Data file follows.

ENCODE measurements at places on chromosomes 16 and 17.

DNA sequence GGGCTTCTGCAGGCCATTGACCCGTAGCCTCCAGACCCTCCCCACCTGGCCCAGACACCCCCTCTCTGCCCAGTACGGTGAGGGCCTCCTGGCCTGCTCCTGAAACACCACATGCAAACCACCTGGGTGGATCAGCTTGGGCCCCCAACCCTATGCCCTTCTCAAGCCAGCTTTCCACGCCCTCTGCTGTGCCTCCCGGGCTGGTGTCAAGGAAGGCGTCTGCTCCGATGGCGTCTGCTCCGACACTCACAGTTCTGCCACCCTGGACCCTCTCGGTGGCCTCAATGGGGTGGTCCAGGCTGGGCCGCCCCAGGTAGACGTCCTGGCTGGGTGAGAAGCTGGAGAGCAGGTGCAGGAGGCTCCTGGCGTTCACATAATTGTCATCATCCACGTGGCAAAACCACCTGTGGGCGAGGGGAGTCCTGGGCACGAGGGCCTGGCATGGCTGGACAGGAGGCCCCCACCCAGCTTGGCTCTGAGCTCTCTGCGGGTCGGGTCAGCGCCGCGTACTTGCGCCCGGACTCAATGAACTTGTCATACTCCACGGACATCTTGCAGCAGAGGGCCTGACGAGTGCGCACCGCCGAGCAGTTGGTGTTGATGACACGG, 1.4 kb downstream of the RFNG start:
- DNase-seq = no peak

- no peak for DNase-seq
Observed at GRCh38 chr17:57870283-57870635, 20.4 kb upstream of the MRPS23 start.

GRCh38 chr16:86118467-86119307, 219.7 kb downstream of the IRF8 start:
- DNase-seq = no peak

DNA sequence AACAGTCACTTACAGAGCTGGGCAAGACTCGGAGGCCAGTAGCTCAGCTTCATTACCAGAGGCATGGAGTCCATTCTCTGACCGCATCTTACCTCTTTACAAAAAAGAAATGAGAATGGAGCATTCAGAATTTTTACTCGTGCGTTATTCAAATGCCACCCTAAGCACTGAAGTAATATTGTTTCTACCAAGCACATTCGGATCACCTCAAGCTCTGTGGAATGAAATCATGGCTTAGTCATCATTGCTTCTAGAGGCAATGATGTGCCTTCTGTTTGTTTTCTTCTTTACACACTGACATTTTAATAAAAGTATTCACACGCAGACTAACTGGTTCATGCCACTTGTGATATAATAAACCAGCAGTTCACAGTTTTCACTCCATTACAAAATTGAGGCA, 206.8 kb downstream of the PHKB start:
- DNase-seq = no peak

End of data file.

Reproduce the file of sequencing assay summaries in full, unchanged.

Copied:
ENCODE measurements at places on chromosomes 16 and 17.

DNA sequence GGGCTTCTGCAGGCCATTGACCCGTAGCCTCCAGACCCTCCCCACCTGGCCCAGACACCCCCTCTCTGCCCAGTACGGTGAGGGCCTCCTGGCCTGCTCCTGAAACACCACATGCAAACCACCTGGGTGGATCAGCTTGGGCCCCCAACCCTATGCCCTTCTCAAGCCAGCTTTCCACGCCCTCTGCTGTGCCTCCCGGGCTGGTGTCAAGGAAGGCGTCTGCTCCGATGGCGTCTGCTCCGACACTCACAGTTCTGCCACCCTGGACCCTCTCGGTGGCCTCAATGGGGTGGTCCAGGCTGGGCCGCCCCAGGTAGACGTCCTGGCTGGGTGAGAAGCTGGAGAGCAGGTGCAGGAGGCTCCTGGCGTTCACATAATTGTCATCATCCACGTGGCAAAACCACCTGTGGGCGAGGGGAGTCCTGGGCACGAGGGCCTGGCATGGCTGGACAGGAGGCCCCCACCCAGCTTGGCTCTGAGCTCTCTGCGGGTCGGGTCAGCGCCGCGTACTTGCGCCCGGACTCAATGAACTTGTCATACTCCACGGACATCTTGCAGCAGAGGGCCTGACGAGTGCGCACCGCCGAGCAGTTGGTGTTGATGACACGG, 1.4 kb downstream of the RFNG start:
- DNase-seq = no peak

- no peak for DNase-seq
Observed at GRCh38 chr17:57870283-57870635, 20.4 kb upstream of the MRPS23 start.

GRCh38 chr16:86118467-86119307, 219.7 kb downstream of the IRF8 start:
- DNase-seq = no peak

DNA sequence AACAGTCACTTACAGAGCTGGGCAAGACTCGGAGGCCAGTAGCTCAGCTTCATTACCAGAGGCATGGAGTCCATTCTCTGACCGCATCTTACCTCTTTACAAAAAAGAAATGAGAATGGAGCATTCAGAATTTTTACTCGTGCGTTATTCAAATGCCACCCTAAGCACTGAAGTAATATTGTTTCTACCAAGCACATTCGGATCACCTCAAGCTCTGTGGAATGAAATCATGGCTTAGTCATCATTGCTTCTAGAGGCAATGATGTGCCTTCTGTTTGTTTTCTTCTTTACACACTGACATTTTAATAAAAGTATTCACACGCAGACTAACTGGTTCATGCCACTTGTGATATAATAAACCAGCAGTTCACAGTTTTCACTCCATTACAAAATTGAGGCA, 206.8 kb downstream of the PHKB start:
- DNase-seq = no peak